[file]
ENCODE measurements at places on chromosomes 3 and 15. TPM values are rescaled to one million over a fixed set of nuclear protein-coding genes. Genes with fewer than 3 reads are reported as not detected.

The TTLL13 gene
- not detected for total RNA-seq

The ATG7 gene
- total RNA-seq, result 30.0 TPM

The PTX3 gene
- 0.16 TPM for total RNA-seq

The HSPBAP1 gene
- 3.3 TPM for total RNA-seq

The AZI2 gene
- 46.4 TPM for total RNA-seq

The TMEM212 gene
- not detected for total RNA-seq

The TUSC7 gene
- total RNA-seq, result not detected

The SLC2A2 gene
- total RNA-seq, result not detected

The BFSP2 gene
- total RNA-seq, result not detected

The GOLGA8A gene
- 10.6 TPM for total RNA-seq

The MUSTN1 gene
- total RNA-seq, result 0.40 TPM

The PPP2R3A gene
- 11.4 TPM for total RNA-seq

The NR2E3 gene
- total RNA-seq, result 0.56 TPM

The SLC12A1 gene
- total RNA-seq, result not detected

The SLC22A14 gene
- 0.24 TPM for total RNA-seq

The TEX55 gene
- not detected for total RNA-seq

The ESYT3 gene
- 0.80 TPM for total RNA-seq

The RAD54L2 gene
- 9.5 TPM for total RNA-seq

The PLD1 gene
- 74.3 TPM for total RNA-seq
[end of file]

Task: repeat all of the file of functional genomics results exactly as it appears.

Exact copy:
ENCODE measurements at places on chromosomes 3 and 15. TPM values are rescaled to one million over a fixed set of nuclear protein-coding genes. Genes with fewer than 3 reads are reported as not detected.

The TTLL13 gene
- not detected for total RNA-seq

The ATG7 gene
- total RNA-seq, result 30.0 TPM

The PTX3 gene
- 0.16 TPM for total RNA-seq

The HSPBAP1 gene
- 3.3 TPM for total RNA-seq

The AZI2 gene
- 46.4 TPM for total RNA-seq

The TMEM212 gene
- not detected for total RNA-seq

The TUSC7 gene
- total RNA-seq, result not detected

The SLC2A2 gene
- total RNA-seq, result not detected

The BFSP2 gene
- total RNA-seq, result not detected

The GOLGA8A gene
- 10.6 TPM for total RNA-seq

The MUSTN1 gene
- total RNA-seq, result 0.40 TPM

The PPP2R3A gene
- 11.4 TPM for total RNA-seq

The NR2E3 gene
- total RNA-seq, result 0.56 TPM

The SLC12A1 gene
- total RNA-seq, result not detected

The SLC22A14 gene
- 0.24 TPM for total RNA-seq

The TEX55 gene
- not detected for total RNA-seq

The ESYT3 gene
- 0.80 TPM for total RNA-seq

The RAD54L2 gene
- 9.5 TPM for total RNA-seq

The PLD1 gene
- 74.3 TPM for total RNA-seq